Evaporative vs Refrigerated cooling system

22nd January 2020

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Keeping it cool with the right aircon system for your home

With both evaporative and refrigerated cooling systems being powerful air conditioners providing great comfort in your home, it is often a challenge to decide which system is right for you and your family.  With the continued rising temperatures over summer, it is never been such an important time as now to have the best AC possible!

Henley Design’s, Isabella Grlj, Colour Design and Electrical Consultant has come up with an easy to follow guide on both cooling systems to help you stay cool this summer.

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Staying cool with evaporative

Evaporative cooling works by drawing air from the outside in. The air gets cooled as it passes through moistened pads and then flows back into the home. As it’s always taking in air from outside, it stays fresh and won’t be recirculated.

Isabella adds, “However, if you have allergies to pollens, this may not be helpful. You do need to have airflow through the home for this system to work, so doors and windows would be open. This is important, as otherwise, the rooms can feel moist or potentially sticky, creating a more humid feel.”

Keep in mind with evaporative

Isabella adds, “Evaporative cooling will not provide the super cold air you would expect from your car air conditioner. As it works using natural air, the weather conditions can play a part in how effective the system will be. Evaporative is best where it’s hot and dry, as the system itself can create a feeling of humidity, as it works with moisture. As windows needs to remain open, you’re essentially not trapping the cool air in one space.”

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Get cold with refrigerated

“Refrigerated cooling works by removing the hot air and cooling air with gases which flow back through the home. The air recirculates, so it’s important the ducts and filters remain clean. This can be good if you are prone to irritants, as nothing external is entering the space. You would need all windows and doors closed with refrigerated cooling.” Isabella says.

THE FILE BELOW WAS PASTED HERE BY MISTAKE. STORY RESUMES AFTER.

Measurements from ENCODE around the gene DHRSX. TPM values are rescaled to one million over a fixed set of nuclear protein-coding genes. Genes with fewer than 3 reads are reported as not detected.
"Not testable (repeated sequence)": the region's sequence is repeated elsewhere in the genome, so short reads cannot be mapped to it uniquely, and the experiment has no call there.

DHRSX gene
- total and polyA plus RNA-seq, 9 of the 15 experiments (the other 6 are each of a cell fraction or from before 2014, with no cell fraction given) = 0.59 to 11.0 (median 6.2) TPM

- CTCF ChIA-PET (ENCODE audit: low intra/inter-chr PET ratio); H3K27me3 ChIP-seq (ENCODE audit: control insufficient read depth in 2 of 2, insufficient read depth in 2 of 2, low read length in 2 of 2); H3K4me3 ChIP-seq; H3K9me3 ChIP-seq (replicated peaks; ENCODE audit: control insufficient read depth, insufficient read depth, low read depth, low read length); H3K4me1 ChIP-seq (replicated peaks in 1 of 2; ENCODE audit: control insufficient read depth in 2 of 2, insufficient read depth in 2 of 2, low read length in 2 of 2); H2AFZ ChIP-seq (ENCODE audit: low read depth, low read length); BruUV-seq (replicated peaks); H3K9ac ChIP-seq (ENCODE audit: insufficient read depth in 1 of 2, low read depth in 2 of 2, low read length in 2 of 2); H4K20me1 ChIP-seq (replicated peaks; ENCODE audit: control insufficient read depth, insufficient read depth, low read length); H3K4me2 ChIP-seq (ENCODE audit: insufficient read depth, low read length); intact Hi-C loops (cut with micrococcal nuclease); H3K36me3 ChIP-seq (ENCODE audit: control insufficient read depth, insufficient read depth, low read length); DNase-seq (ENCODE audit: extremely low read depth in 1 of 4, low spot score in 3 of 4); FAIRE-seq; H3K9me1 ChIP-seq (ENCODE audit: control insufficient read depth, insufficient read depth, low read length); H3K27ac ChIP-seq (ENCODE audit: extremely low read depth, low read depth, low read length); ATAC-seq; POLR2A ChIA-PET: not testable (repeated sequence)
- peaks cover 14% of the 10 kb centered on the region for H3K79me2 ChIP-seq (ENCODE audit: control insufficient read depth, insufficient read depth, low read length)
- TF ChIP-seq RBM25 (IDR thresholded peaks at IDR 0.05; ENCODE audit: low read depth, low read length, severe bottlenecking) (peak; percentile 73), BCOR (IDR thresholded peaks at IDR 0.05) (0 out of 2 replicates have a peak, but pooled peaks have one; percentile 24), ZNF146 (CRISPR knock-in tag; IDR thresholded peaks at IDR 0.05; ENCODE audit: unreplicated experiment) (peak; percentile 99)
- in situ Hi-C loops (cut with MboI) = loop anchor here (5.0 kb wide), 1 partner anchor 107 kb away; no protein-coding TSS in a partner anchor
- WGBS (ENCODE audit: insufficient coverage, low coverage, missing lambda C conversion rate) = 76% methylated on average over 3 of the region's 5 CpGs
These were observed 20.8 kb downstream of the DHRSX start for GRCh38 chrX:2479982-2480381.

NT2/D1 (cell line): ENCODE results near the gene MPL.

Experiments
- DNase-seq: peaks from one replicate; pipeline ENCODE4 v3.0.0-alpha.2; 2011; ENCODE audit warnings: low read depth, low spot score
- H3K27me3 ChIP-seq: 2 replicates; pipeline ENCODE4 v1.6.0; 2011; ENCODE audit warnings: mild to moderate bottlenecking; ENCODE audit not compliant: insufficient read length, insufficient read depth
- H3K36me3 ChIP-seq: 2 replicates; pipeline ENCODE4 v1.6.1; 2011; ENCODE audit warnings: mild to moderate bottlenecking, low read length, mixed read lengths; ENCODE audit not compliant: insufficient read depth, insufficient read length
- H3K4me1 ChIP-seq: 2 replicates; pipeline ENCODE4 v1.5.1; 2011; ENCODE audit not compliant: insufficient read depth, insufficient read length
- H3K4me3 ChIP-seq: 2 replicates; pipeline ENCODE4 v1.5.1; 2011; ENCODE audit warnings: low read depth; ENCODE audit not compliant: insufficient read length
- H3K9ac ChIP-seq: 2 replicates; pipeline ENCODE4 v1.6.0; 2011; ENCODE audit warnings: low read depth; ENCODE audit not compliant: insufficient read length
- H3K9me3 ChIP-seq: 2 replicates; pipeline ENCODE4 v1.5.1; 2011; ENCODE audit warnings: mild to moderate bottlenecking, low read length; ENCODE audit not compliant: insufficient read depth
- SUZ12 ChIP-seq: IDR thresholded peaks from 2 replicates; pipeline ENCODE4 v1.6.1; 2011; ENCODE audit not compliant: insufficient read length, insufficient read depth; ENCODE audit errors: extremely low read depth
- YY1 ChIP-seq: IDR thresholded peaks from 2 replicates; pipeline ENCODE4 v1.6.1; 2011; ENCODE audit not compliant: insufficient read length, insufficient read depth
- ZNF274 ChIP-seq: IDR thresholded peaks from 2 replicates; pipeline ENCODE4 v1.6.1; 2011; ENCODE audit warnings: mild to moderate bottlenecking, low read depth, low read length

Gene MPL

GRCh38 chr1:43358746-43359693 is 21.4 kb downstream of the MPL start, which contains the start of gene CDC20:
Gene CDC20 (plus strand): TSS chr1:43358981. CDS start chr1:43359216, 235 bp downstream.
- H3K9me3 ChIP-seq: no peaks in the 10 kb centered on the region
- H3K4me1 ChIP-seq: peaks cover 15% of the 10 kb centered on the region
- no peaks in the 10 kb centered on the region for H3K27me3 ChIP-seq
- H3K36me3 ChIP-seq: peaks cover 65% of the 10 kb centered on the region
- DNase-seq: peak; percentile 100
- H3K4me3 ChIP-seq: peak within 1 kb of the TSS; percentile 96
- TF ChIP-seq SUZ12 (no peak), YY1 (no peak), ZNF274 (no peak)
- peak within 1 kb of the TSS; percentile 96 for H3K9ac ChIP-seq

Regardless of the weather outside, refrigerated cooling’s performance does not change.

“The beauty of refrigerated cooling is that it can be zoned to work and accommodate different areas of your family home.  Depending on the unit you purchase, reverse cycle refrigerated systems are available which can both heat and cool the home. So, one system that does it all may be good value in the long run, despite a larger upfront cost.” Isabella says.

More to consider

Evaporative cooling is easily the cheaper option and can be up to 50 per cent cheaper to install and more than seven times cheaper to run. Refrigerated cooling gives a better result but will have higher running costs.

“In terms of environmental factors, both systems use electricity, but evaporative also uses water. Evaporative uses far less electricity, as the cooling process is more natural. Whereas refrigerated works in two processes – removing hot air and filtering/cooling air. Healthy Homes are becoming the norm with sustainability and the environment becoming a more prominent issue. Evaporative cooling is considered a healthy way to cool air, as it mimics a natural process and uses less energy to achieve this.”

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Maintenance

“Like with anything, the cleaner the unit is (vents/ducts/filters), it will run better and more effectively. Usually the supplier can offer services to check over the systems to ensure they are running properly, which may be beneficial to do every few years.”

A final word

“To find the best solution for you, you will need to consider the area you live in, in terms of climate and also the way you like the cool to feel. Some people enjoy the very chilled refrigerated air, whereas if you are simply looking for relief from the heat, but don’t want to turn into an icicle, evaporative can do the job.”

Budget is always an important factor, but remember, these systems are focussed on cooling an entire home. If you spend all day and night in one room only, pedestal or ceiling fans can confine the cool to a small area, without having to incur running costs to cool the house, when you’re not using half of the rooms.

 

 

 

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